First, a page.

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Aug
10

Advocating for the gifted adult

If I was to achieve anything this year in the world of giftedness it would be to raise awareness of the difficulties that young gifted adults face in their college life and beyond into the world of work.

In a previous blog “They don’t get it off the wind”  http://www.giftedkids.ie/voice/?p=644 I ask the question “What happens when gifted kids grow up?”  Where are all the gifted adults?”

If you’re lucky enough as a gifted child to have survived the education system and still be interested in learning you are one lucky person.  Many gifted kids get so bored and disillusioned that by secondary school they have either switched off, become class clowns or simply drop out.  The lucky ones stay out of trouble but for many they end up in prison or young offenders facilities.  In a book I read recently “Gifted Grownups, the mixed blessings of extraordinary potential” by Marylou Kelly Strenznewski. She interviews some gifted young offenders.  She says in her book “if they are lucky young offenders are sent to a juvenile detention facility away from hardened criminals, if they are even luckier it will be a well run place where unusually bright kids needs will be both recognized and dealt with” She says of one centre.  “The center provides testing, continuing education and counseling for all it’s inmates”. Such a pity that all these facilities couldn’t be made available at school stage and so avoid so much heartache for the gifted person in trouble, their families and society.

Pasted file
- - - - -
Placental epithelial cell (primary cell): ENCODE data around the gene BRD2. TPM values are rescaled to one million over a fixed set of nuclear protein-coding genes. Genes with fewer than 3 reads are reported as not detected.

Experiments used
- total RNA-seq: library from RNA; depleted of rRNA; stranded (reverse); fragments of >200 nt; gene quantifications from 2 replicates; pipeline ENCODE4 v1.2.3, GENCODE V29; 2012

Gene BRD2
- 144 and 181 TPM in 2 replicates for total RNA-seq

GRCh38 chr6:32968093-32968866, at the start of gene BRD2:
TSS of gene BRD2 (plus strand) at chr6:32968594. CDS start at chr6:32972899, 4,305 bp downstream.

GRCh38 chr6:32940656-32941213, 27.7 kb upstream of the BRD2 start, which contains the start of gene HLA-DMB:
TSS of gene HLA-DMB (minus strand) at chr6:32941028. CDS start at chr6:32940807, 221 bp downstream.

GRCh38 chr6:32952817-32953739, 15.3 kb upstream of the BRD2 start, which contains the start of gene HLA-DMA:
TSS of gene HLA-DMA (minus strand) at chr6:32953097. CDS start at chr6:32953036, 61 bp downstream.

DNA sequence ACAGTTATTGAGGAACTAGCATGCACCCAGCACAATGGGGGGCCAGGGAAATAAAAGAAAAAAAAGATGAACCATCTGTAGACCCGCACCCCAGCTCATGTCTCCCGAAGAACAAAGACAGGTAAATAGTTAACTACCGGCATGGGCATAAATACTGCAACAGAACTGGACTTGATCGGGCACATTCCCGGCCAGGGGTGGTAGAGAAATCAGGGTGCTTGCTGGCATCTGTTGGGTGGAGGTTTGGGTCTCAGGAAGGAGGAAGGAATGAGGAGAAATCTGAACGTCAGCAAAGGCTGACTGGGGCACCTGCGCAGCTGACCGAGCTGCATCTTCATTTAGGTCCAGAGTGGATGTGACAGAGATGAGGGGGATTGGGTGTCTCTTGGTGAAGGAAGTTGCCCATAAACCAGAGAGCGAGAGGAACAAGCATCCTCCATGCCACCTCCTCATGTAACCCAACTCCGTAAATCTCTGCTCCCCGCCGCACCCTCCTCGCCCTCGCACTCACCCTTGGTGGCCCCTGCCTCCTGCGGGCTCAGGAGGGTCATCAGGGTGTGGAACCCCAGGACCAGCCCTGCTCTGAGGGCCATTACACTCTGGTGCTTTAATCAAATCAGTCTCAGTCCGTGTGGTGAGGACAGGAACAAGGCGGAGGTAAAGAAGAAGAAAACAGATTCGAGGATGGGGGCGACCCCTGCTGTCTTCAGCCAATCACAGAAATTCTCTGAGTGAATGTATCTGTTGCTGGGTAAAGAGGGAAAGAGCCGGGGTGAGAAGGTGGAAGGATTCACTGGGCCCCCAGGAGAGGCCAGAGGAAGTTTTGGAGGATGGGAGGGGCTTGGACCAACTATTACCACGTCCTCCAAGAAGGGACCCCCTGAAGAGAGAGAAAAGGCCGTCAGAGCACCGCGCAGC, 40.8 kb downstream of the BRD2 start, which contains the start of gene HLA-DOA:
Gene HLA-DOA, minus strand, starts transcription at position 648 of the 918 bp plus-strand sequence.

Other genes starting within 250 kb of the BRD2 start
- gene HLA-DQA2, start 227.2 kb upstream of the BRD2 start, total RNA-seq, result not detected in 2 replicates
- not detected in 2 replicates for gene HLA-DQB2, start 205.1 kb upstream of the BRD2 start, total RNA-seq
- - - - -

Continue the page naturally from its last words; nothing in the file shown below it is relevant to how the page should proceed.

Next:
For the lucky ones that do go on to college, they may find it a bit of a challenge at first, getting used to the new type of learning environment, but where academics are concerned often the gifted youth doesn’t find it mentally challenging at all. Young people coming out of school are often ill equipped for self directed learning, having endured a system that was more concerned with points and grades than the actual joy of learning and investigating.

Gifted young adults face many of the difficulites gifted kids do.  Social issues such as mixing with peers.  While they might have more access to like minded people, often the gifted youth finds themselves still trying to fit in where they are clearly uncomfortable.  They often don’t like drinking/nightclubbing/partying that many students enjoy and which is very much a part of college life, so the gifted student either endures uncomfortable situations or sticks out like a sore thumb, something they have probably long since learned not to do.

Then there’s the asynchronous development.  They start into the world of work and discover, yet again that they have to “sit on their hands” they have the ability to do the job as well if not better than their work colleagues that have been doing the job for years, but because they are only starting out and don’t have the years behind them they end up working at a level that is not enough to challenge them, and again they find themselves in a situation where they again have to play the waiting game.

With all this ‘waiting’ is it any wonder that many of our gifted end up seeking psychiatric help.  It would be a very sad and eye opening study to do to see how many gifted end up suffering depression among other mental illnesses simply because their needs are never met.